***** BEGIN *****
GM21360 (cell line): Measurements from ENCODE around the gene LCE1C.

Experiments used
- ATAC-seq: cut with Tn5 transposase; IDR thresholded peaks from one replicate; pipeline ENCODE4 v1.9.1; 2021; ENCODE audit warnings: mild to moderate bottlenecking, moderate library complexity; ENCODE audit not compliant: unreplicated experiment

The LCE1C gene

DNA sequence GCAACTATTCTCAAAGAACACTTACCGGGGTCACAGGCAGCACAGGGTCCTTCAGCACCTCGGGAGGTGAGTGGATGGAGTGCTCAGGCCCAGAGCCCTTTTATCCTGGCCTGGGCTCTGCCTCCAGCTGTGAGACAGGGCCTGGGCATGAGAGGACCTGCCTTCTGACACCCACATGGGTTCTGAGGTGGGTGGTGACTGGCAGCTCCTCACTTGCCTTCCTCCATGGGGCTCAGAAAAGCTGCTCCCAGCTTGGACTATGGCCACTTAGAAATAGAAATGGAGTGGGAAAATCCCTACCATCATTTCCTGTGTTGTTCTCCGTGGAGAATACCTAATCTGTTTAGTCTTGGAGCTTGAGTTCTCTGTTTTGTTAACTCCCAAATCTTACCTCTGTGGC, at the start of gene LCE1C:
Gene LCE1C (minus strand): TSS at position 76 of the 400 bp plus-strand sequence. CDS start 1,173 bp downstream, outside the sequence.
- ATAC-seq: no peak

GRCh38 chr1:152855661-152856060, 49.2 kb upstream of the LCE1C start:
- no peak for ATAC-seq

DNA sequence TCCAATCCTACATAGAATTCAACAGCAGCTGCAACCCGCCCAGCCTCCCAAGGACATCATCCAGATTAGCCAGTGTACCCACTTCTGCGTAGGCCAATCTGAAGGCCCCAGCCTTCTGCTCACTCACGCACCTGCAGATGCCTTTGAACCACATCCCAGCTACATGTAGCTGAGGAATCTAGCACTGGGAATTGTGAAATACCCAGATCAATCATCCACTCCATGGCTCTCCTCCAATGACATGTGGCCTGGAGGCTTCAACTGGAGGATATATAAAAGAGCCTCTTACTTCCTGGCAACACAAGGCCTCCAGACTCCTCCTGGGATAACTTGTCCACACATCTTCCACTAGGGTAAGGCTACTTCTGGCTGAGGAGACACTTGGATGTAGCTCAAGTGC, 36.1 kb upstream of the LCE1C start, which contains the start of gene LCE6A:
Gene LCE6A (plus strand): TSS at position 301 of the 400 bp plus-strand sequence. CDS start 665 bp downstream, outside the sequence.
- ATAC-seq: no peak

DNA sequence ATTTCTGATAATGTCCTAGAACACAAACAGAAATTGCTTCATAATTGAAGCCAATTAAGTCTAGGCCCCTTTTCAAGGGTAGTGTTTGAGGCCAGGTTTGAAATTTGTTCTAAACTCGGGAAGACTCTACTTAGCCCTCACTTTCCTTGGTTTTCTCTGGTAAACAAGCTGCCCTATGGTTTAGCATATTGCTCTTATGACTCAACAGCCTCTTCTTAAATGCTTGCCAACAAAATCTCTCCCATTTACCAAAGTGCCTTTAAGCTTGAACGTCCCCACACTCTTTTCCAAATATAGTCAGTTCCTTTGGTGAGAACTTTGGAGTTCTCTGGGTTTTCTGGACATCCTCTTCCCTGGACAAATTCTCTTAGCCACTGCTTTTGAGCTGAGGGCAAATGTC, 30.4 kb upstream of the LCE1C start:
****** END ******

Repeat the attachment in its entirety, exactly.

GM21360 (cell line): Measurements from ENCODE around the gene LCE1C.

Experiments used
- ATAC-seq: cut with Tn5 transposase; IDR thresholded peaks from one replicate; pipeline ENCODE4 v1.9.1; 2021; ENCODE audit warnings: mild to moderate bottlenecking, moderate library complexity; ENCODE audit not compliant: unreplicated experiment

The LCE1C gene

DNA sequence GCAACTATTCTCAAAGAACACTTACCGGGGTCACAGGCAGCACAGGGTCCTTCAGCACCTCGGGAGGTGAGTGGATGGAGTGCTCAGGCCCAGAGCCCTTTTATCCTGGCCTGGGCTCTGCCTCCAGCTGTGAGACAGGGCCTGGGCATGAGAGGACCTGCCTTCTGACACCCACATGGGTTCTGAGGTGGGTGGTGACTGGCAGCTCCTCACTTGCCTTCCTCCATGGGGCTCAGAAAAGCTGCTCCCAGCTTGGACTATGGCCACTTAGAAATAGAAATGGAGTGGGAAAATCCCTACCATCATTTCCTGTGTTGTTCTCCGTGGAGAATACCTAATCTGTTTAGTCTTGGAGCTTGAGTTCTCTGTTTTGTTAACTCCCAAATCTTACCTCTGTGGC, at the start of gene LCE1C:
Gene LCE1C (minus strand): TSS at position 76 of the 400 bp plus-strand sequence. CDS start 1,173 bp downstream, outside the sequence.
- ATAC-seq: no peak

GRCh38 chr1:152855661-152856060, 49.2 kb upstream of the LCE1C start:
- no peak for ATAC-seq

DNA sequence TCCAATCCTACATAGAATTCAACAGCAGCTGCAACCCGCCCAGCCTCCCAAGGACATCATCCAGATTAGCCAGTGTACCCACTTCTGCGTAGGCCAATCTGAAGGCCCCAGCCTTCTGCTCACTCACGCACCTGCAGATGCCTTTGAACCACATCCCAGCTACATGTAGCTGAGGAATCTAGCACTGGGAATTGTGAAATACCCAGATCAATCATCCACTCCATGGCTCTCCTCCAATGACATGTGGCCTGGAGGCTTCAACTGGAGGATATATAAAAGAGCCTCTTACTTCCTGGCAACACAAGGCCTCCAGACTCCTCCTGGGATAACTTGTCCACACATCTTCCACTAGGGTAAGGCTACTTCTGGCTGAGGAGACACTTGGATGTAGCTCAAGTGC, 36.1 kb upstream of the LCE1C start, which contains the start of gene LCE6A:
Gene LCE6A (plus strand): TSS at position 301 of the 400 bp plus-strand sequence. CDS start 665 bp downstream, outside the sequence.
- ATAC-seq: no peak

DNA sequence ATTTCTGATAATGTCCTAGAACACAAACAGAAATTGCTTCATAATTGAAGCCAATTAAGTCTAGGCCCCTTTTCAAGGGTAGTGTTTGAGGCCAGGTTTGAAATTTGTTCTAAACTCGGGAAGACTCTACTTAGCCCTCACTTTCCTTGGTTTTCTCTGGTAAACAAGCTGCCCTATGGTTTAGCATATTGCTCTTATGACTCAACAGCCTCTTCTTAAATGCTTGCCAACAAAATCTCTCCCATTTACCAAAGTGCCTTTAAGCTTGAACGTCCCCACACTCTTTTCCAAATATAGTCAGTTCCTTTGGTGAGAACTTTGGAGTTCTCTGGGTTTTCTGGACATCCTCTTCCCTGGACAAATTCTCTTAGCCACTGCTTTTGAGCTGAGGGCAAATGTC, 30.4 kb upstream of the LCE1C start: